SALMON RANCHING
Sir:
It was with great interest that I read Robert F. Jones' article Clamor Along the Klamath (June 4). He deserves credit for his thoroughness in researching and reporting the local battle over a disappearing natural resource—salmon.

To help boost California's salmon population, I have introduced legislation in the State Assembly that will allow private industry, under state supervision, to undertake salmon-ranching operations along the coast. A salmon ranch enhances native stock by propagating and releasing fish into coastal bays and estuaries. The fish are recaptured when they instinctively return to the point of release after maturing in the ocean. My bill (AB 1458) provides that while the adult fish are at sea, they are to be public property and could be caught by any state-licensed fisherman—commercial or sports. The salmon rancher would market his catch of returning fish, with selected salmon held out for further propagation.

Certainly, natural salmon runs should be protected from overfishing, pollution, hydroelectric dam interference and other controllable factors. But restorative action alone won't get to the heart of the problem, which is meeting a growing demand for affordable protein-rich food. Salmon ranching offers to do this.
PAUL BANNAI
Member
California State Assembly
Sacramento

TOUGH SKEDDING
Sir:
Go ahead and give Joe Paterno a medal for Penn State's 1981 football schedule (SCORECARD, June 11), but pin one on Warren Powers of Missouri, too. Mizzou's typically tough 1978 schedule included Nebraska, Notre Dame and Alabama (Penn State's 1981 opponents), with Oklahoma thrown in for good measure. By the way, Penn State's 1981 schedule also finds the Nittany Lions playing Missouri. Tough schedule, Joe.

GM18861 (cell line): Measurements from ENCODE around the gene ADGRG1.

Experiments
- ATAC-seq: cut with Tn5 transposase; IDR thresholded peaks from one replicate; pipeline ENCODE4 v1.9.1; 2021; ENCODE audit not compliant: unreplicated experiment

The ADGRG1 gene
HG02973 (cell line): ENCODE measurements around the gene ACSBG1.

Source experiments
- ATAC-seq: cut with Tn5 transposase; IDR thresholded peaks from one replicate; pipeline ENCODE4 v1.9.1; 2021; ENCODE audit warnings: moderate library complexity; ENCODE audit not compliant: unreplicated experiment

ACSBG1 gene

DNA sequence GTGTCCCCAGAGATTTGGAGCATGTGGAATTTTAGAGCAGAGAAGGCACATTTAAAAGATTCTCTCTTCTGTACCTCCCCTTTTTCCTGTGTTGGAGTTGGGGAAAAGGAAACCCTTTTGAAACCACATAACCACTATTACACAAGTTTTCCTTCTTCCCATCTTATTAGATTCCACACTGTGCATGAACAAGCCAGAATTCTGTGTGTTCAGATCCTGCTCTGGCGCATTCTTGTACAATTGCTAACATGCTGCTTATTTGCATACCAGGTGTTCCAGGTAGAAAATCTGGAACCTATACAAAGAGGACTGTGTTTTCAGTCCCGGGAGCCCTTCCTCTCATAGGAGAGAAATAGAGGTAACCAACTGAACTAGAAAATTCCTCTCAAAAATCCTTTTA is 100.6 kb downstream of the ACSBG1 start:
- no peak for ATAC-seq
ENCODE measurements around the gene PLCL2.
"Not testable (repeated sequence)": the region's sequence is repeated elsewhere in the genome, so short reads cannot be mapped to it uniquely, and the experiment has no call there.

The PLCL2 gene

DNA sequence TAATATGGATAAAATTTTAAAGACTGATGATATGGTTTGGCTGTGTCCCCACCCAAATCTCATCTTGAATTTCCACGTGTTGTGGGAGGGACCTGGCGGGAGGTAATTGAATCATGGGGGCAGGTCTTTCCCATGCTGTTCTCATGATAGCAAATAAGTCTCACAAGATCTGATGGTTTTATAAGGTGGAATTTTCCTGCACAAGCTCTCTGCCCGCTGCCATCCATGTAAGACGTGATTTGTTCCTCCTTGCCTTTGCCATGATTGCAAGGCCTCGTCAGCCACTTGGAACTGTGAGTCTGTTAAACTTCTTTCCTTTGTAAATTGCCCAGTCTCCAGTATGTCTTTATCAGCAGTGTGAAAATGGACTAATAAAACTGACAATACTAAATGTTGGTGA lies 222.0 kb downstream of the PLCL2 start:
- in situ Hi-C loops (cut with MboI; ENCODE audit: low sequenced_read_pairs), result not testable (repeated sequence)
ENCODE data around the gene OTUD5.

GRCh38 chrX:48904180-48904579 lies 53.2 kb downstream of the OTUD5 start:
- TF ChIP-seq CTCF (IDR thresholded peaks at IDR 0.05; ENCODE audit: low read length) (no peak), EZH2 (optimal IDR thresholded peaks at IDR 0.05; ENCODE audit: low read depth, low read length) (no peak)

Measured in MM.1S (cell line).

MARY HEMMINGER
Columbia, Mo.

Sir:
Because Alabama has an easy football schedule this year, do you suppose the wire services will keep the Tide out of the No. 1 spot, as they did Penn State all those years because of the Lions' weak schedule?
P. L. SAGAMANG
Claremont, Calif.

Sir:
Your SCORECARD piece was little more than biased rubbish. You state that Alabama has "adroitly avoided" Southern Cal and Nebraska—against which Alabama is 2-2 and 3-2, respectively, in recent years—as if the athletic directors of these schools had begged Bear Bryant for games in 1979 but had been stubbornly refused. Why not state that Southern Cal and Nebraska have adroitly avoided Alabama? You later add that Alabama "doesn't even meet Georgia," while omitting the fact that the Crimson Tide does play, among other SEC schools, Auburn, Tennessee and LSU, all of which should be better than Georgia this fall.

You conclude by looking a mere three years into the future to sing the praises of Joe Paterno for his tough 1981 schedule, completely overlooking the fact that Alabama played Nebraska, Southern Cal, Missouri and Washington last year, in addition to a tough SEC schedule. It didn't earn Bear Bryant a medal of honor, but it did win him the national championship.
MICHAEL A. ROBINSON
Savoy, Ill.